Looks Like the 2003 E320 Wagon I bought on Ebay is a LEMON
So after doing much research on these boards I take my newly acquired E320 to a MB repair shop in Woodside NY (Queens).
The issue I was having was the rear hydraulic being low.
I paid 2800 for the car on Ebay and immediately broke down and spent about 2K for the CPS Sensor, front and rear axels, old change, brake fluid flush etc.
So I am 5K into the car. It only has 125K mile son it and looks good except for a few rust spots over the rear fenders.
The mechanic puts it on the lift and gives it a good inspection. He says "this car is from New England". Yes indeed, a Cape Cod car. He said theres a serious rust problem. He points to the frame. In the rear of the car near each wheel where the frame has a large bolt to the body it looks badly rusted. He said thats serious. Then he continues; there is rust on the gas tank near the top of the seam. He says he surprised its not leaking yet, but it will. then he finds an oil leak in the front of the car on the right side. He said its probably the valve cover. Then he says the reason its low in the back is because of the hydraulics. He needs time to diagnose it, but he says IF it is the pump thats big money. then he says most of the car has original parts. which means they are going to start to go. - Bottom line is, he says with the rust on the frame it may not be worth doing repairs. His advise is "sell the car"
I believe the old Romanian guy to be honest.
I would like to hear others opinions on here regarding the issues I just described.
Should I get another opinion?
If I sell the car now most I would probably get is 2500. Its an immediate 2500 loss. And I would still have to buy something else.
Oh and I asked him how much time before that frame rust becomes a real problem, and he said thats like asking me to tell you when am I going to die
The pumps on the SLS are not a common failure item and more than likely not the issue with the suspension. The oil leak on the valve cover gasket should not be hard to DIY n a Saturday afternoon. Your biggest concern is the rust. If it is structural, then you have a problem. Did he look at the front upper spring perches as well?
From the description it is more of "rust bucket" not the lemon.
But anyway, as dude said the mechanical repairs if DIY are cheap, but there is no return way from advanced corrosion.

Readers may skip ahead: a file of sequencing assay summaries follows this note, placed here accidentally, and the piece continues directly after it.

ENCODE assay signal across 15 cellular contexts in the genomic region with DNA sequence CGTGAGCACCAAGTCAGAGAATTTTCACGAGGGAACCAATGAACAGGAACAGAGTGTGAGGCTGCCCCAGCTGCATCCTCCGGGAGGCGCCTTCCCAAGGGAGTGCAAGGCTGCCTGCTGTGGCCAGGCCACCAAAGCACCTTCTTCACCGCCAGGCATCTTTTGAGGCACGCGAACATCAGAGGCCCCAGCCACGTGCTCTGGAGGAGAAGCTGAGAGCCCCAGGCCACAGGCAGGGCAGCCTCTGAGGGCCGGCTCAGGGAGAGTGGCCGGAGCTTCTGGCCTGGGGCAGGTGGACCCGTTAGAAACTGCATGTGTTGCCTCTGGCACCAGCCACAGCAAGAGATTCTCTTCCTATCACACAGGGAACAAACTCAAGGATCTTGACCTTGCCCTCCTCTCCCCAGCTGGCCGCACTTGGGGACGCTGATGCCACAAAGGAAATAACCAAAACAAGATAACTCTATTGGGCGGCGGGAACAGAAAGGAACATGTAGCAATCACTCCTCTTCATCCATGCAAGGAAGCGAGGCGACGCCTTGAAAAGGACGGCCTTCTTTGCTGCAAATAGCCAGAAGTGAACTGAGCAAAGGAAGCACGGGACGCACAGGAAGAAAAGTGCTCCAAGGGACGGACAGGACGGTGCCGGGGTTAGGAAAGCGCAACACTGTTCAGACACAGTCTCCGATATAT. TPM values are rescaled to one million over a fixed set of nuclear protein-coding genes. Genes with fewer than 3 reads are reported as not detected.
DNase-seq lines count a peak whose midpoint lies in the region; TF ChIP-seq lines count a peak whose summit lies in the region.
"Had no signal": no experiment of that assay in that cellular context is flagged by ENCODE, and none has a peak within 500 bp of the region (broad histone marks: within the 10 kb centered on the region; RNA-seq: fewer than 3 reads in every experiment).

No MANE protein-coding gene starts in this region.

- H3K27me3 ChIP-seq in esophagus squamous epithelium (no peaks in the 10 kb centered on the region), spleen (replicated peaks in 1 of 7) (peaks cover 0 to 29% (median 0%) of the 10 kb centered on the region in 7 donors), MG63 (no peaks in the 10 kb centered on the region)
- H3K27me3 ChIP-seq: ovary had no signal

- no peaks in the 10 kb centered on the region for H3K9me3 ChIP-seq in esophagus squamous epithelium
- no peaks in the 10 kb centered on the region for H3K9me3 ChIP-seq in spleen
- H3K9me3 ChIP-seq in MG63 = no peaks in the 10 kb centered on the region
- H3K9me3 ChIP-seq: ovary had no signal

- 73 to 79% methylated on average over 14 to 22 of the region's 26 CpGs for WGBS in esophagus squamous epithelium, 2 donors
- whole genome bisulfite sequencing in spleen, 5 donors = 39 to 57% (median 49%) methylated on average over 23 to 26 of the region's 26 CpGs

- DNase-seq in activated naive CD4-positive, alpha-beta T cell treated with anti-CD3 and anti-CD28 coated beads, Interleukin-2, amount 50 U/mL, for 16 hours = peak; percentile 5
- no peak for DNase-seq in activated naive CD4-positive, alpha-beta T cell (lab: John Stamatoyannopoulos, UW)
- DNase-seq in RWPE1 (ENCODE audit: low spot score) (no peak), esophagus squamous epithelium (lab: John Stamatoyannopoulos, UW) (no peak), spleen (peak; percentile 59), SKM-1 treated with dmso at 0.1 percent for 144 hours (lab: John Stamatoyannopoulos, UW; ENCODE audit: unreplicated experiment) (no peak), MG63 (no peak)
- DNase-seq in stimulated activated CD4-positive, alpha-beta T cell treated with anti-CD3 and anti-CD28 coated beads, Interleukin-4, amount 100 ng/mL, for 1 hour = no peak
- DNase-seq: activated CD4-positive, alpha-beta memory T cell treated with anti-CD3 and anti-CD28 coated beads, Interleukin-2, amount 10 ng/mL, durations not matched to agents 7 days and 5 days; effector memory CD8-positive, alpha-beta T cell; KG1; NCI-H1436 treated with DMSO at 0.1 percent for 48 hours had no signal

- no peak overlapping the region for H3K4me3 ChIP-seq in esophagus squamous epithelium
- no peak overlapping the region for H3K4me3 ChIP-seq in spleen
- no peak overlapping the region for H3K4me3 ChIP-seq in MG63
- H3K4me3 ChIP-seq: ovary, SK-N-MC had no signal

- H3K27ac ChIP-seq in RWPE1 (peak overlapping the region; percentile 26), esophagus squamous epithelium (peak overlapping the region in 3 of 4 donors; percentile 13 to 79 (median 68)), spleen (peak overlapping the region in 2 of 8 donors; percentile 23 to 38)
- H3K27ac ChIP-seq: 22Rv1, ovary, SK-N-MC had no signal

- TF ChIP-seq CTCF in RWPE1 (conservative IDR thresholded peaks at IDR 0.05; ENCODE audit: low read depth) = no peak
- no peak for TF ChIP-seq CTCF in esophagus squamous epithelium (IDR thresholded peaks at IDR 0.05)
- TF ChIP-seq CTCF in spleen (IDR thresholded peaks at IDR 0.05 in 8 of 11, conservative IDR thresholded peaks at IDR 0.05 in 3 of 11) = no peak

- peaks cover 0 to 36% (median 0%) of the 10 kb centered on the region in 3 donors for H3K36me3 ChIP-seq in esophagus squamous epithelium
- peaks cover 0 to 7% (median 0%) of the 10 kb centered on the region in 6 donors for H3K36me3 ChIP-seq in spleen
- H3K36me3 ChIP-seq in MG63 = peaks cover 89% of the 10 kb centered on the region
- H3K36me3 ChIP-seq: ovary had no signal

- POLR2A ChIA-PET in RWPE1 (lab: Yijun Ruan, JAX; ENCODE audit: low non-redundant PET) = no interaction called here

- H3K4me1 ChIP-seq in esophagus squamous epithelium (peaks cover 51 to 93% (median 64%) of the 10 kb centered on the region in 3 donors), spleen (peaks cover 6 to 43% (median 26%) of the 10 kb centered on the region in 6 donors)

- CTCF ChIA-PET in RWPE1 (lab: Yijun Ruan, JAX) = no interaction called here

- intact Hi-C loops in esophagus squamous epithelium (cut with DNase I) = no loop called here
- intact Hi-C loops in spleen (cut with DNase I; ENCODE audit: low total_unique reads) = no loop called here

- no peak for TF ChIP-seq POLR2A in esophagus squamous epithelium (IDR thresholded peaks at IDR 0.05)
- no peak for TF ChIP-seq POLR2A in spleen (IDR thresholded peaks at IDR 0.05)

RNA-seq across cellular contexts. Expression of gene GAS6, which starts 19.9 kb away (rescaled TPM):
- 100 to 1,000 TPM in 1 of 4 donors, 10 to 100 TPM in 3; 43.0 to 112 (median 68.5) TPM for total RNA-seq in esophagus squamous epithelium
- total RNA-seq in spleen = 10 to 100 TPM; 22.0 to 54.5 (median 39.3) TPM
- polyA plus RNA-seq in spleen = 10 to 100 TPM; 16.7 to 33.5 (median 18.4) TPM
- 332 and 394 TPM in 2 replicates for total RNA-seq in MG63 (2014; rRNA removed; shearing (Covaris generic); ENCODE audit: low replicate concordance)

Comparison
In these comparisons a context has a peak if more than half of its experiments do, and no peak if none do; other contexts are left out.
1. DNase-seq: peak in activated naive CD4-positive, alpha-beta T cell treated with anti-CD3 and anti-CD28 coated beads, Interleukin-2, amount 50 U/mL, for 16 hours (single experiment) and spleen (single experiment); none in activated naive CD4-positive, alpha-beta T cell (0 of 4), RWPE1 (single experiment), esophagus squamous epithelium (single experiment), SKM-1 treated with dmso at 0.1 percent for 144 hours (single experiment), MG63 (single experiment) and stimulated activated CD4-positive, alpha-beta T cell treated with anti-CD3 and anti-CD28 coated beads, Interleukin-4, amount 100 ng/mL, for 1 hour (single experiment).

So sort the corrosion out and then worry about other things.
How about some pictures?
My crystal ball is dim lately.
I wish I took pics when it was up on the lift. Tomorrow I will try to crawl under it and snap some pics with my phone
If I knew i could get at least a year out of the car without sinking any big money into it for repairs then I would be fine with that. It would help negate the 5K I already got into it. If I sell it now its an immediate loss which is a hard pill to swallow. I already put 1000 on it. My fear is something major may go before the year is up. Get that crystal ball out please!
Hate to bring you the bad news but '03 is the first year of the W211 and not the one you want even if it does not have rust issues.
You are well advised to take your losses and sell it for whatever you can. Wait patiently for a car worth owning that has been maintained and have it looked over before you make the deal. Even then the W211 will be an expensive car to own over time. I would avoid that chassis entirely.
I'm sorry to hear that, Jon.
I'm originally from Austria, where rust was a big problem on cars. I had a VW bus that was basically kept together by paint and bubble gum.
Do a good inspection. If there's a lot of rust, cut your losses. It's just a pity you didn't discover the rust before you did the expensive repair.
Even returning it through buyer's protection would have only made sense before the repair.
For the future: spend a bit more on a well-maintained car. This saves you huge repair bills, as poorly maintained cars constantly have something failing.
Get the reports (forgot which site that was, where you can take a look into a car's maintenance history and see if it has had major accidents)
And above all:
When I bought mine I was looking where the car was first registered, and if it was in the north (I'm in California) I would immediately disregard the car without even looking at it.
There were enough cars who spent their whole lives in California.
So, you are in New York, California cars will be rare. But you could still try to get one from the south or go down south an buy a car that has never seen salt.
Just be aware that you can buy a rust bucket in the south as well - if you buy a car that has been kept at the ocean. Salt winds can create amazing sculptures out of cars. I have seen rust holes in unbelievable locations.
But the key tip is: don't go for the bargain, go for well-maintained.
How can anybody give an opinion on your car without seeing at least a picture of the rust you talk about.
Also, how is a car that has done 125,000 miles a lemon?
You're $5000 in...there's another thread on here about a guy who has just paid $14000 for one of these. You have a lot in hand to make your car perfect.
Sell it quick...
Another cautionary tale ...
Unless you are buying a car with 'pocket change' get a PPI. It's only natural for sellers to put the best face possible on something they want to sell.
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